Agricultural Research: Current Status and Challenges
The global food crisis of 2008, precipitated by a combination of factors, once again brought
the issue of food security to the forefront of public policy debates. Population growth and constraints
on food production with environmental degradation, key resource limitations, the anticipated affects of
climate change and shifting supply and demand patterns represent increasing challenges. These trends
must be balanced by improved and sustainable agricultural yields.
The track record of agricultural research is outstanding, notably evidenced by the Green
Revolution in Asia which provided food for up to one billion people. Within the development context
agricultural sector growth is vital to catalysing economic growth and achieving against the multilateral
agenda, particularly the Millennium Development Goals. Estimates show that GDP growth originating
in agriculture is twice as effective in terms of poverty reduction in developing countries, as growth in
other sectors. Agricultural productivity reduces poverty, raising farm incomes and resulting in price
reductions from increased food supply.
Increased productivity is closely linked to successful research and development. Despite this,
investment in agricultural research and development has fallen over time. Only recently has this trend
started to be reversed, having gained further momentum following the recent food crisis.
The crisis also served as a reminder that gains from past successes have not been shared
across the developing world, with Africa in particular falling behind. This has prompted calls for a
Green Revolution for Africa, and increased the pressure on agricultural research to achieve this.
Such calls, however, will not result in the improvements necessary unless the unique range of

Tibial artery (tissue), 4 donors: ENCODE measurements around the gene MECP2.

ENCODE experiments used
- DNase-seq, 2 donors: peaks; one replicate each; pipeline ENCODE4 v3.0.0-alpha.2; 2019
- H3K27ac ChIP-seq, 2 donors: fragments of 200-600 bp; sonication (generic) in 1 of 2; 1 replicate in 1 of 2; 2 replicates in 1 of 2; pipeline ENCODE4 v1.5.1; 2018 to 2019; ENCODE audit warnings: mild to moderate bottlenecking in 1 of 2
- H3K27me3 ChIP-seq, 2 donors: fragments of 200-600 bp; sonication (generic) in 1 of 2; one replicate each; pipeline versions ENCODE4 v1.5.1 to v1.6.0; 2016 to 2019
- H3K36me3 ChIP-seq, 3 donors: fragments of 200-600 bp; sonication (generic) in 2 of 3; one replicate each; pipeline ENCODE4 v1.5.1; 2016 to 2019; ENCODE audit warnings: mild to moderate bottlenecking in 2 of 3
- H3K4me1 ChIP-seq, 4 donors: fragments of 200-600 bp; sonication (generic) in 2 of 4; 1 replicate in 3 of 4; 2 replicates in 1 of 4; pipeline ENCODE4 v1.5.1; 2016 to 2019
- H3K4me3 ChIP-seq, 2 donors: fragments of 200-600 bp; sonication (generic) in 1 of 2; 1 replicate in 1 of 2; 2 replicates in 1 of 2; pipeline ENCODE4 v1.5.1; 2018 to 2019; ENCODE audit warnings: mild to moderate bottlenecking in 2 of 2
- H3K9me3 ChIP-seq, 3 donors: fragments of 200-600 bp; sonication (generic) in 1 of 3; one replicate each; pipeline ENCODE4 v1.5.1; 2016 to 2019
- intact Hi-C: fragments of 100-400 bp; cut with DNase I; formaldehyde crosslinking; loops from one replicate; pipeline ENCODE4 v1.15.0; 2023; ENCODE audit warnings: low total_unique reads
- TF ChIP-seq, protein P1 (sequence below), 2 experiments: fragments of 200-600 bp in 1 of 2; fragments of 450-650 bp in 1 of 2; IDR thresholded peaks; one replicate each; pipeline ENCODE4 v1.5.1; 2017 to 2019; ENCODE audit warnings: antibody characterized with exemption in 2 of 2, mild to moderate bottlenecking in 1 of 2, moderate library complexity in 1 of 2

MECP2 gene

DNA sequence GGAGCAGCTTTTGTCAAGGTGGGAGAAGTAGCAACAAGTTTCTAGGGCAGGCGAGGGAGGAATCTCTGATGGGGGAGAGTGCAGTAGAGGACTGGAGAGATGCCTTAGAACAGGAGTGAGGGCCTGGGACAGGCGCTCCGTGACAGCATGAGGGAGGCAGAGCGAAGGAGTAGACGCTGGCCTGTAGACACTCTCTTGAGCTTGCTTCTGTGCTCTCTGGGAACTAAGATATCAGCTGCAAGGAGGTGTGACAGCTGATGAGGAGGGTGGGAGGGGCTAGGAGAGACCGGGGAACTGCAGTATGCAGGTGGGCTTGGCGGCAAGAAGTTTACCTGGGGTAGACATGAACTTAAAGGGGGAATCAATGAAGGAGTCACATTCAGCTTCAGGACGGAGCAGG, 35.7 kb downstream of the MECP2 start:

factors, constraints, and environments ? biophysical, policy, market and investment ? are understood,
and the best minds are recruited to design targeted responses to help smallholder farmers and other
participants throughout supply chains.
What is necessary is a new approach that leverages intellectual capital to understand the
interaction of factors within a local environment and design a series of responses to spark a range of
mini-revolutions in productivity. These approaches must also focus on regional similarities, linkages,
complementarities and structures to address transboundary issues and opportunities. Regional research
partnerships should focus on boosting productivity to help create market opportunities and facilitate
The Australian Centre for International Agricultural Research, part of Australia’s aid program,
delivers projects and programs that use this targeted approach. Australia is a world leader in
agricultural research, and shares the range of environments, and associated problems, common to
many parts of the developing world.ACIAR’s mandate is to help developing countries to help themselves, by enhancing spillovers
between Australia and developing country research, by brokering research partnerships across the
spectrum of public and private spheres, and by providing intellectual capital to agricultural researchers
in developing countries.
ACIAR is focused on addressing the challenges of raising farm productivity, sustaining
market integration and access, and institutional and human capacity building, through research
partnerships. These challenges are fundamental to the goals of the Australian aid program; achieving
lasting food security, rural development and economic growth across the Asia-Pacific region and Sub-
|Date of issued||2010-11-08|
|Publisher||Japan International Research Center for Agricultural Sciences|
|Rights||Japan International Research Center for Agricultural Sciences|